Urban farms can be a crucial part of food access coverage

But in order to create lasting change, we can’t be satisfied with just recognizing the symptoms of an unjust system and responding with patchwork solutions.
The grounds of Reno Farm Systems. A blue sky with a sheet of clouds hangs over hills dotted with trees and a field with spots of brown and green grass. A barbed wire fence is prominent in front of a greenhouse and other structures. On the fence, white WIC Nevada banners, with blackberry and strawberry baskets, read "Nevada WIC & Senior Farmers' Market Nutrition Program: Coupons Accepted Here" and "Programa de Nutrición del Mercado de Agricultores Para Mayores y WIC de Nevada: Cupones Aceptados Aquí." Square blackboards to the left read "FOOD NEWS!" and have information about plant containers.
Photo courtesy of Reno Food Systems.

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This piece is a part of our series “The Food Media Reckoning” — a collection of reporting, essays, and criticism about the holes that still exist in food media — and what its future could look like when we look to its past. Read more here.

The modern American food system is a highly complex, dynamic beast. Although industrialized agriculture has ostensibly put a larger variety of food within reach, the true costs of production — exploitative labor practices, resulting damage to global ecosystems, and detrimental health outcomes — remain hidden from consumers.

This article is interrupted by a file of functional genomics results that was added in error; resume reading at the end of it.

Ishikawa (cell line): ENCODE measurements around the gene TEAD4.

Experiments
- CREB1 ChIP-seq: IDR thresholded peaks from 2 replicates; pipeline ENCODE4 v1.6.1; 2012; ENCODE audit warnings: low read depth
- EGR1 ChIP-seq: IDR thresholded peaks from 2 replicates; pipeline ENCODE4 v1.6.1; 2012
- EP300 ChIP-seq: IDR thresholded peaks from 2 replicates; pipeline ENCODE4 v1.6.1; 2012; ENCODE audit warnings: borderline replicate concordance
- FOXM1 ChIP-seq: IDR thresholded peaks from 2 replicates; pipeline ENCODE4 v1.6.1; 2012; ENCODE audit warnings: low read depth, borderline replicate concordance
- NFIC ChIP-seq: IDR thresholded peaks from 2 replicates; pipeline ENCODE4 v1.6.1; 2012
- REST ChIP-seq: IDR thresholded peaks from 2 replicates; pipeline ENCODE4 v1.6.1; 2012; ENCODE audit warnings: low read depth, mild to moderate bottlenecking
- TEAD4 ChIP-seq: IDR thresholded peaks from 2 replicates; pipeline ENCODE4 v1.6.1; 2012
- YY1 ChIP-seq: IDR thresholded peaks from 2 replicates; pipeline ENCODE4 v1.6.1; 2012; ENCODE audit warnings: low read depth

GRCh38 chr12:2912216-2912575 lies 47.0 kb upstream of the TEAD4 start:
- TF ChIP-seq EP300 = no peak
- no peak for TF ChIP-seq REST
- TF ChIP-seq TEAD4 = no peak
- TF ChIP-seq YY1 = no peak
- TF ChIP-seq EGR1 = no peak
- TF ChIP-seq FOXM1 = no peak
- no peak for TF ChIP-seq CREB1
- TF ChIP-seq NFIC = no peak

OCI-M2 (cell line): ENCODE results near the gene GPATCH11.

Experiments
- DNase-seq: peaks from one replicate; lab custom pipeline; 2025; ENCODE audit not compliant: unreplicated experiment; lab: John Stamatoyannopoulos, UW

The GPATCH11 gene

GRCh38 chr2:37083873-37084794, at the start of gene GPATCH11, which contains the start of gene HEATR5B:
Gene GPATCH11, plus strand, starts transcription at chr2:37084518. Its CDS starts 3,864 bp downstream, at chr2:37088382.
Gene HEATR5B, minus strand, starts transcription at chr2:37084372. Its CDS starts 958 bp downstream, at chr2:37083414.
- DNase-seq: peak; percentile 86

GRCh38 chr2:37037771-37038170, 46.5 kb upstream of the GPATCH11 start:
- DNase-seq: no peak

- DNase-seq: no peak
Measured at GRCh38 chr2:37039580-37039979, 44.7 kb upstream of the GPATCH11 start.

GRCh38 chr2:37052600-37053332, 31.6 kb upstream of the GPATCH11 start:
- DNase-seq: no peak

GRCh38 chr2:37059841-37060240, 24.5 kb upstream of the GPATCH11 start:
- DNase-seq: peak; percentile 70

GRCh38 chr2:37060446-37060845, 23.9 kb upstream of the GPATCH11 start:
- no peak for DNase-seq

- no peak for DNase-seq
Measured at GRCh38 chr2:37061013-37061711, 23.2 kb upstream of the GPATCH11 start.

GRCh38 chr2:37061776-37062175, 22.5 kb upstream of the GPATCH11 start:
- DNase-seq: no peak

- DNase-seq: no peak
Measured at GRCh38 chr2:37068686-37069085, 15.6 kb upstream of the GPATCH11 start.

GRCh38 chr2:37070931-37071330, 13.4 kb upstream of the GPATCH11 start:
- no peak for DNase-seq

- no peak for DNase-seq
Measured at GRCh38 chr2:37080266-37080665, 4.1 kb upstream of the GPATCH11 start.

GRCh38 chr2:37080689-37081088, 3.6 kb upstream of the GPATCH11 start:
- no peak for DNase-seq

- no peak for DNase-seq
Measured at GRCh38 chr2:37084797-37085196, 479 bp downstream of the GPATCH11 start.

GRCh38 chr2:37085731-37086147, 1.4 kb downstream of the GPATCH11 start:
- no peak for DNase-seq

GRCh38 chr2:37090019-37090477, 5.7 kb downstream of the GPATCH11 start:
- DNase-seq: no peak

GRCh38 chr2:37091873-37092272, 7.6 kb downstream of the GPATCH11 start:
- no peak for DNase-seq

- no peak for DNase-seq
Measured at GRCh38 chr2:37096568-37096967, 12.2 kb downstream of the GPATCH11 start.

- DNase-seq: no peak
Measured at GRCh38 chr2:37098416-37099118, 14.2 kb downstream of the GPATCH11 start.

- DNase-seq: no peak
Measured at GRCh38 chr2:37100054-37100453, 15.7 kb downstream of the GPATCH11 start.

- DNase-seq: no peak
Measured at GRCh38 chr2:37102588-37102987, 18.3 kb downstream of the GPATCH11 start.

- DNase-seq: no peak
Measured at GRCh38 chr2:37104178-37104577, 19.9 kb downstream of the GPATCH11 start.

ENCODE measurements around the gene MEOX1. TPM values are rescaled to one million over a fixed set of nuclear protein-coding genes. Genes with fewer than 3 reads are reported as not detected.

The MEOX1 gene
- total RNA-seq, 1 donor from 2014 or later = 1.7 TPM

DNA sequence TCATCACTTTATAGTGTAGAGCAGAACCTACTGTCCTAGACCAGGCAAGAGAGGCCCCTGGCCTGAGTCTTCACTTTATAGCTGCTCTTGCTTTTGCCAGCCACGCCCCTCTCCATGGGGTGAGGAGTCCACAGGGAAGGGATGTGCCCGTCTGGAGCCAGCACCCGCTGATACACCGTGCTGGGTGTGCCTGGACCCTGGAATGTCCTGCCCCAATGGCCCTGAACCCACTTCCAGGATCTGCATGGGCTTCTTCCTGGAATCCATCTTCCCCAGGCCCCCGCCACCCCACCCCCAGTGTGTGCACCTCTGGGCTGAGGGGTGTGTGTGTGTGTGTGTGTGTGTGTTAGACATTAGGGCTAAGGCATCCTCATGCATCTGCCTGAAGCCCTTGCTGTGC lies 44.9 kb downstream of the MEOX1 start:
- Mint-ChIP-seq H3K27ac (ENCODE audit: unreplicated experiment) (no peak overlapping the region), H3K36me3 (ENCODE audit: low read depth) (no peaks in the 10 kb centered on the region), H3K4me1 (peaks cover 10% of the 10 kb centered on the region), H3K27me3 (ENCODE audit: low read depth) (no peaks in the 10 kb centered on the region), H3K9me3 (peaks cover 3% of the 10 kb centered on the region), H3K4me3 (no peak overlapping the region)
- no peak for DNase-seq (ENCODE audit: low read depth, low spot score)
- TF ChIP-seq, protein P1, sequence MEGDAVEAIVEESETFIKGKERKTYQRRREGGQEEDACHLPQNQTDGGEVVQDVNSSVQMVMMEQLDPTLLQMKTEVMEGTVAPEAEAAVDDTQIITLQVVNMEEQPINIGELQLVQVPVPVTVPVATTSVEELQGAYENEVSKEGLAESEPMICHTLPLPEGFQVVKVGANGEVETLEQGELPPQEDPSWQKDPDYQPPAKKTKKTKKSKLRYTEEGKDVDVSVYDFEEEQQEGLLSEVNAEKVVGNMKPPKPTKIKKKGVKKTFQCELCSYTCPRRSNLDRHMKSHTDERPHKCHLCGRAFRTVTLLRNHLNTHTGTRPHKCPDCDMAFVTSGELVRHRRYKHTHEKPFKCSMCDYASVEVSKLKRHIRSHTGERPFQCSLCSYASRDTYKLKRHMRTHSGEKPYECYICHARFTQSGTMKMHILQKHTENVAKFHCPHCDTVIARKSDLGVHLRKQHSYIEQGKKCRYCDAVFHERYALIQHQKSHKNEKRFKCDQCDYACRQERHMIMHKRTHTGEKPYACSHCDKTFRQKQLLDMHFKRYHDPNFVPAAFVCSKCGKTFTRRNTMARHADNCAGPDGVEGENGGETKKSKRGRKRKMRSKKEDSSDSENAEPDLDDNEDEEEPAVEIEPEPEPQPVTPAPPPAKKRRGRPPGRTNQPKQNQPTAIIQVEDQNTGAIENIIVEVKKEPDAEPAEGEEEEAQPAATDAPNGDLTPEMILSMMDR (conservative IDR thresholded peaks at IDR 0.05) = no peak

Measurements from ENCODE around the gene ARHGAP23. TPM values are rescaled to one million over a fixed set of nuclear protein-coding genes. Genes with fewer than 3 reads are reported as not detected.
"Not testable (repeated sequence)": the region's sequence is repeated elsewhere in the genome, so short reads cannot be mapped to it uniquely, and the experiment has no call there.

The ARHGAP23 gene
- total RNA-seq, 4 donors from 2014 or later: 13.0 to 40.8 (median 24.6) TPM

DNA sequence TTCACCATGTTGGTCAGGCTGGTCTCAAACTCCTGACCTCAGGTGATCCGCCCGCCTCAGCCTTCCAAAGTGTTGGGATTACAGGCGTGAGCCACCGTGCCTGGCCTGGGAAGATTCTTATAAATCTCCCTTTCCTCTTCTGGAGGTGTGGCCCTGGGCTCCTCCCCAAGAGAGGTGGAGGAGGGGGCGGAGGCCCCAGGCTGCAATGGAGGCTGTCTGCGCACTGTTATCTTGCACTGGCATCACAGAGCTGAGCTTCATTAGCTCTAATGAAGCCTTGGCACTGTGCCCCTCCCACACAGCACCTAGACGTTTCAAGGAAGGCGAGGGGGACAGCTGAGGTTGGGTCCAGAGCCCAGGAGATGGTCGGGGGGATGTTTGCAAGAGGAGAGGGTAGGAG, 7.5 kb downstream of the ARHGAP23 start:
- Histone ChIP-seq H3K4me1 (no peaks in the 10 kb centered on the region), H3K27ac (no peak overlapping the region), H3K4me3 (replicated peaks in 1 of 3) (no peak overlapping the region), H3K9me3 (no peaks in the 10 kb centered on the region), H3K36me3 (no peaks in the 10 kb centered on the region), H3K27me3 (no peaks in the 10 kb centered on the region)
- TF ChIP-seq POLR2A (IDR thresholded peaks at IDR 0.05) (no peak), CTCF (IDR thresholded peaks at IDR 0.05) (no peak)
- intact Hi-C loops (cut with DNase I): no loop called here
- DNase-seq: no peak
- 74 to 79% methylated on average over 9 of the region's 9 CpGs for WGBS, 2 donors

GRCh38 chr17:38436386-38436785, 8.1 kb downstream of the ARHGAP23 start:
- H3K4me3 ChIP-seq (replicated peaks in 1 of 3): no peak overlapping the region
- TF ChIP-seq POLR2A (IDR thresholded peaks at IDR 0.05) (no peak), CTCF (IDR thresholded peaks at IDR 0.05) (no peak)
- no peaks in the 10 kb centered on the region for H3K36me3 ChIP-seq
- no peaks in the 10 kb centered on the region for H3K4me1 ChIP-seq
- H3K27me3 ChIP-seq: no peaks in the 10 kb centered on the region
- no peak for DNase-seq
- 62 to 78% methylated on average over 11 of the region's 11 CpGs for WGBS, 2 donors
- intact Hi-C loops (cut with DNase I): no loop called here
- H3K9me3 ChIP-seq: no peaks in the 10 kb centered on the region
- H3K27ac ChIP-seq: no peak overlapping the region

Thankfully, one of the easiest and most effective ways to fill in the gaps caused by the persistent lack of equitable food distribution in cities is also, at least on its face, one of the simplest — urban farms. By reclaiming vacant or underutilized space, urban farming can maximize food yields with a small footprint, provide communities the opportunity to learn valuable agricultural skills, connect with nature, and actualize real food sovereignty.

Besides strengthening ties within a community, urban farms also serve as carbon sinks; they filter urban water supplies and create essential green spaces. Ultimately, the best way to think about an urban farm is to compare it to a library or a co-op. It’s a community resource whose utility grows the more people know about and use it.

Particularly in the United States, uncomfortable but vital conversations about race, class, and privilege within the food infrastructure are long overdue. Whether it’s the overrepresentation of undocumented immigrant labor in American farms and ranches, systemic divestment in low-income urban communities, or the implicit biases of the organic food movement, what’s clear is that something is very wrong with how food is produced and moved across America. And media organizations — whether they’re explicitly focused on covering food or not — are complicit in this. Whether they recognize that is another question.